I have collected nativities since 1990. I like to have them in every room in the house during December as a constant reminder of what I’m celebrating during this season. With holiday shopping, parties, decking the halls, filling shoeboxes, providing for angels, and just plain making memories with my minions, I can too quickly forget to focus on the birthday boy Himself. Maybe you can relate?
Several years ago I noticed that my mother-in-law, who has a beautiful collection of nativities herself, had one display of just the Magi. Just three wise men, all facing the same direction, all carrying different gifts, all quietly traveling toward something they couldn’t yet see.
I’ve thought about that partial nativity many times since first seeing it. The fact that the original Magi were attentive, that they weren’t casual observers of the world around them, but active and engaged, that they were looking for something when they “happened to notice” the star in the east. And the fact that they were expectant. They believed the Scriptures and combined with their knowledge of geography, astronomy and perhaps some other sciences, recognized the significance of the star’s appearance for what it was!
During this third week in December, in the midst of looking for deals or hunting down the “perfect” gift, ponder what it is you are looking for. What are you expecting this season?
Father, This time of year is so busy, so full of activity, to-do lists, parties, shopping, and stuff. Please, help me this holiday season to live in a more expectant way, with a heart attentive to You.
When You don’t move the mountains I’m needing You to move;
When You don’t part the waters I wish I could walk through;
When You don’t give the answers as I cry out to You –
I will trust, I will trust, I will trust in You!”
Oh my. This song has reverberated through my mind several times a day, every day, for several weeks now. I relate too-readily with the sentiment in the chorus. My heart is too ready to wallow in the feeling of God’s abandonment when anything is too tough or too long or too unpleasant or too uncomfortable.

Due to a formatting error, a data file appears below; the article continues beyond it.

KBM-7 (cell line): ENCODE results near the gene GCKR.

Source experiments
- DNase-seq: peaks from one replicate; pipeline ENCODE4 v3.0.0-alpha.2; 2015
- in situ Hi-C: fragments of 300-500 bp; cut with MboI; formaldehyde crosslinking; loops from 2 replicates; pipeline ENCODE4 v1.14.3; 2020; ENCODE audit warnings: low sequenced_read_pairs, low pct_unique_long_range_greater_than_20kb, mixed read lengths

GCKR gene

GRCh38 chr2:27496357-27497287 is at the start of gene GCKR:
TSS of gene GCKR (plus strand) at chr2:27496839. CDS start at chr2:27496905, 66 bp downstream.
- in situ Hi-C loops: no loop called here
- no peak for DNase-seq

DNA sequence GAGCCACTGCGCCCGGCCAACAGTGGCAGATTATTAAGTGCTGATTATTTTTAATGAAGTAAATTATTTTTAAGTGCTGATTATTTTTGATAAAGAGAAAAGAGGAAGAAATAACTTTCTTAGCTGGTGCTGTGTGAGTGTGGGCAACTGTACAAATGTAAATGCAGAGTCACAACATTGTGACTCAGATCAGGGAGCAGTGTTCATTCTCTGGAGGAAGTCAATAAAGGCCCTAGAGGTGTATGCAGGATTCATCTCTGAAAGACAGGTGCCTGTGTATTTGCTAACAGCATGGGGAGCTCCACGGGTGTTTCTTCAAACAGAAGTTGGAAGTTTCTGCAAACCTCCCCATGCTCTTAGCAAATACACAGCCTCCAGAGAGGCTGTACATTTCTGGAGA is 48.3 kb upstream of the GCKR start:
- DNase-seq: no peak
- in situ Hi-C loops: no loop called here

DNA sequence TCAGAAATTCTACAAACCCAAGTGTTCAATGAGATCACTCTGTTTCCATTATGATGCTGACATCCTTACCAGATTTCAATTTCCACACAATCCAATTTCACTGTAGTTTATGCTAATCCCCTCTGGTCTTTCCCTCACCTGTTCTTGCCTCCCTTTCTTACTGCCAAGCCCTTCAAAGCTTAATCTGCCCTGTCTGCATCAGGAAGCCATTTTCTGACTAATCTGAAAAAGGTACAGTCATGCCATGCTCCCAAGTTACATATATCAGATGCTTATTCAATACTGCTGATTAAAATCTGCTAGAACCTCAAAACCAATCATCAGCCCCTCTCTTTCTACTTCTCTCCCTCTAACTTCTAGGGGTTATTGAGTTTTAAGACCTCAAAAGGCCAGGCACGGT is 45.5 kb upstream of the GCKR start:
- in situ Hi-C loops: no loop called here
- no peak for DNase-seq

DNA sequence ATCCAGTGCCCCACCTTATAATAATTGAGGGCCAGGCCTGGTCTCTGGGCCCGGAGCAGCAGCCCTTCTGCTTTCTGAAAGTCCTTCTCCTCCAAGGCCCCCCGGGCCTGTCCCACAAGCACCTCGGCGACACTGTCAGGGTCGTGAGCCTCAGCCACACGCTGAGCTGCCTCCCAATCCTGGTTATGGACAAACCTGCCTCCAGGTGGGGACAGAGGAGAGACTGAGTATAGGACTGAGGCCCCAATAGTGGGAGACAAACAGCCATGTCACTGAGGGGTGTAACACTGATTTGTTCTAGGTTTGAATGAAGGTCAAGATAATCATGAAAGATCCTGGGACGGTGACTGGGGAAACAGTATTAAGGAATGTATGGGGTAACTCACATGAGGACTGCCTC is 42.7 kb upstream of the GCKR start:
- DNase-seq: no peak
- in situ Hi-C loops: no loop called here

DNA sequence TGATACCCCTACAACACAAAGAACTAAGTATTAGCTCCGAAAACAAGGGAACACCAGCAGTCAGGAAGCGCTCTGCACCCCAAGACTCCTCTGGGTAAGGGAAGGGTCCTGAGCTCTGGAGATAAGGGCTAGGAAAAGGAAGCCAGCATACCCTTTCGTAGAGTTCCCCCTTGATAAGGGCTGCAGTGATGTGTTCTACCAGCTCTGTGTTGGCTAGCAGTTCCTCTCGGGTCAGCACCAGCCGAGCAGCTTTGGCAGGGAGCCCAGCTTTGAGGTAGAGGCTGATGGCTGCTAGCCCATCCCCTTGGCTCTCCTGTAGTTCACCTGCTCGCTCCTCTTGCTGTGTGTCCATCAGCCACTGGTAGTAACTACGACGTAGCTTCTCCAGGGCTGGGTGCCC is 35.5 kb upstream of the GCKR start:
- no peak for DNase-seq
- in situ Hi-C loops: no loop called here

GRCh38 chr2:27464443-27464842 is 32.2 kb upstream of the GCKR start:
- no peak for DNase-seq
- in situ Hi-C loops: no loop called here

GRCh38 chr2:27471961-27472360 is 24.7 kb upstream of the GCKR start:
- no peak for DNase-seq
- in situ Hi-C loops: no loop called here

Do I trust in Him when He doesn’t move the mountain in front of me? When He holds out His hand, offering instead to walk with me over the mountain, guiding me, helping me, do I eagerly take it or do I cross my arms and walk off in a huff, agitated and resentful?
Do I trust Him when He doesn’t part the waters I wish I could walk through? When His wisdom dictates a more difficult or seemingly perilous route, do I drop to my knees – not in worship, but in a tantrum of two-year-old proportions?
Do I trust Him when He doesn’t give me the answers as I cry out to Him? When He lovingly answers instead, “wait,” do I accept that as an answer or rebel against His not performing on cue?
Because that’s what is at the heart of this ongoing issue of trust I continually struggle with – believing He knows best when it conflicts with what I think I know is best. Trusting His plan when it doesn’t match mine. Surrendering to His will instead of arrogantly clinging to my own.
“For my thoughts are not your thoughts, neither are your ways my ways, declares the Lord. For as the heavens are higher than the earth, so are my ways higher than your ways and my thoughts than your thoughts.” Isaiah 55:8-9
PONDER: What mountains or waters or questions are you facing right now about which God is asking you to walk with Him in trust?